In many social tagging systems, users can see the tags already created by others. Prior research has shown that this exposure leads users to create tags that are semantically related to the previous ones. We investigate two possible mechanisms through which this occurs, semantic priming and strategic choice. Semantic priming occurs when an existing tag subconsciously primes the users mind to suggest semantically related tags. In an experiment, no such effect is found, in contrast to prior research. A follow-up study shows that whether semantic priming occurs depends on whether the person uses others previously created tags or is just passively exposed to them. The second type of influence, strategic choice, occurs in ESP-type settings. It refers to behavior in which a user chooses words that are semantically related to an existing tag in order to increase the chances of matching ones partner. Experimental results provide clear evidence of this strategic influence. In a follow-up study, we demonstrate that there is a meaningful difference in the tag sets that are created under the influence of strategic choice. Our work sheds light on the conditions and mechanisms through which existing tags influence subsequent tagging behavior.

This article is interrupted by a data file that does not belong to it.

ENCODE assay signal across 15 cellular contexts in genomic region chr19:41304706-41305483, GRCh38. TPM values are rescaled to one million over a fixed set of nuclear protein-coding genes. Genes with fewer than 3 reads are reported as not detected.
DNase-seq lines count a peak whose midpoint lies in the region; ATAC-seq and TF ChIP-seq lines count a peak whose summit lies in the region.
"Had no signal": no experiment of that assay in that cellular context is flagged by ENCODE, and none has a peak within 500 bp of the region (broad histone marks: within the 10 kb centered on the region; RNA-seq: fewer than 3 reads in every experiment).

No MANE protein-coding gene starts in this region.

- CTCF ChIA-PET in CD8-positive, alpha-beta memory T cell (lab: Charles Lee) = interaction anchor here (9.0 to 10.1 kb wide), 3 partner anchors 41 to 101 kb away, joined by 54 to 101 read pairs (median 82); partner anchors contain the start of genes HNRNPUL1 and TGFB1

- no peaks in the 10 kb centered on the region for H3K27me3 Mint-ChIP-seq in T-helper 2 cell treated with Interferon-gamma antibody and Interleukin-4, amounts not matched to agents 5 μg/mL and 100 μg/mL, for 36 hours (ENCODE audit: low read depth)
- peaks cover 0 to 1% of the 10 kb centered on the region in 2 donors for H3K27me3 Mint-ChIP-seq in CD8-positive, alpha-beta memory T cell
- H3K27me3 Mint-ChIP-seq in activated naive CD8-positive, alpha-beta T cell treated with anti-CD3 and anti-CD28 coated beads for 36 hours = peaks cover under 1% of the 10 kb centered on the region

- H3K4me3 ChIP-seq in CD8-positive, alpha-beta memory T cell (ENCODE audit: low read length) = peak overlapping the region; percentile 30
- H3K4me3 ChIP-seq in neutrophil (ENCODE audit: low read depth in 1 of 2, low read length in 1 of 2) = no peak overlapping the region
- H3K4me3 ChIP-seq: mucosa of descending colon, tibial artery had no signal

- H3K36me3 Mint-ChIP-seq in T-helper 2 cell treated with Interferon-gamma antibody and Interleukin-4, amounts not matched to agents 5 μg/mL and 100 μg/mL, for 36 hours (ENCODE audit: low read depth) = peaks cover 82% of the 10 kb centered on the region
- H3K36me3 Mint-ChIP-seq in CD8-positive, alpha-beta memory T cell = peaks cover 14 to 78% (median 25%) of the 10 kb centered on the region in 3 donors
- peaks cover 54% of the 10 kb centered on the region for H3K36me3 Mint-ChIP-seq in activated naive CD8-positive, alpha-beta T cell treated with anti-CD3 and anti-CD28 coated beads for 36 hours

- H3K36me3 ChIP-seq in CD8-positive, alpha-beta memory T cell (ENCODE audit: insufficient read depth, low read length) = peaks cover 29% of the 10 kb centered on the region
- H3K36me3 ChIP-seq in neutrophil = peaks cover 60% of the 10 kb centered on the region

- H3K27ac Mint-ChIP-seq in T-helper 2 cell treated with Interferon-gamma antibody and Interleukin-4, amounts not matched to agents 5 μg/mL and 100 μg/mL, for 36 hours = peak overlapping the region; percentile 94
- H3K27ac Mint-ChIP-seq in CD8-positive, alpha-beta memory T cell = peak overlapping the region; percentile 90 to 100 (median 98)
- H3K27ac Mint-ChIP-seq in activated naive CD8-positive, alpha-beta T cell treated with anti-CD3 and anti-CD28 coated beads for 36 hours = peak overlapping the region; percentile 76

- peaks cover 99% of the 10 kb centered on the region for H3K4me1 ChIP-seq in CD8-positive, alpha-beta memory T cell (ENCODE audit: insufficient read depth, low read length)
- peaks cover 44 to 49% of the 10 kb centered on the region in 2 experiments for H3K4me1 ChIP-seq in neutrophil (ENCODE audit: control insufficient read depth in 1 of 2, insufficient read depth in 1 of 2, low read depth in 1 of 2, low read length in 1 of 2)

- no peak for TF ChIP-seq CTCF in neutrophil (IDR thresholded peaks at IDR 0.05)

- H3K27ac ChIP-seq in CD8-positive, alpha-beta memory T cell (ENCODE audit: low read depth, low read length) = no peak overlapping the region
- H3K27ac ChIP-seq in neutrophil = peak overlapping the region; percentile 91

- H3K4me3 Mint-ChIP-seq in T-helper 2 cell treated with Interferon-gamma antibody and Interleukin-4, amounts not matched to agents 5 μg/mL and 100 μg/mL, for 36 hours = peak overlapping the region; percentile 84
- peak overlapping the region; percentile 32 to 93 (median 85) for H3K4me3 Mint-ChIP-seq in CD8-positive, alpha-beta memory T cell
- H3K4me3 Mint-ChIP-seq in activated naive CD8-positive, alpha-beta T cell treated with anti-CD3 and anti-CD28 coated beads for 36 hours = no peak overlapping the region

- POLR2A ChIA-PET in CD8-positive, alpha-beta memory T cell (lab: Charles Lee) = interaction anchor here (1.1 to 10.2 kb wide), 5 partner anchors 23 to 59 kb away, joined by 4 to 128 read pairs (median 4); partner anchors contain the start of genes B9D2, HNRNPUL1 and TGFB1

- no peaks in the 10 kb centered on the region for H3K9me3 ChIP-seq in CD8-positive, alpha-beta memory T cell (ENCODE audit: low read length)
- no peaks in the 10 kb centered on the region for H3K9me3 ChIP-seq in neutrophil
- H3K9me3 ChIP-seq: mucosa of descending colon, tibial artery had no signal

Bibliographical notePublisher Copyright:
© 2016 Taylor & Francis Group, LLC.
ASJC Scopus subject areas
- Applied Psychology
- Human-Computer Interaction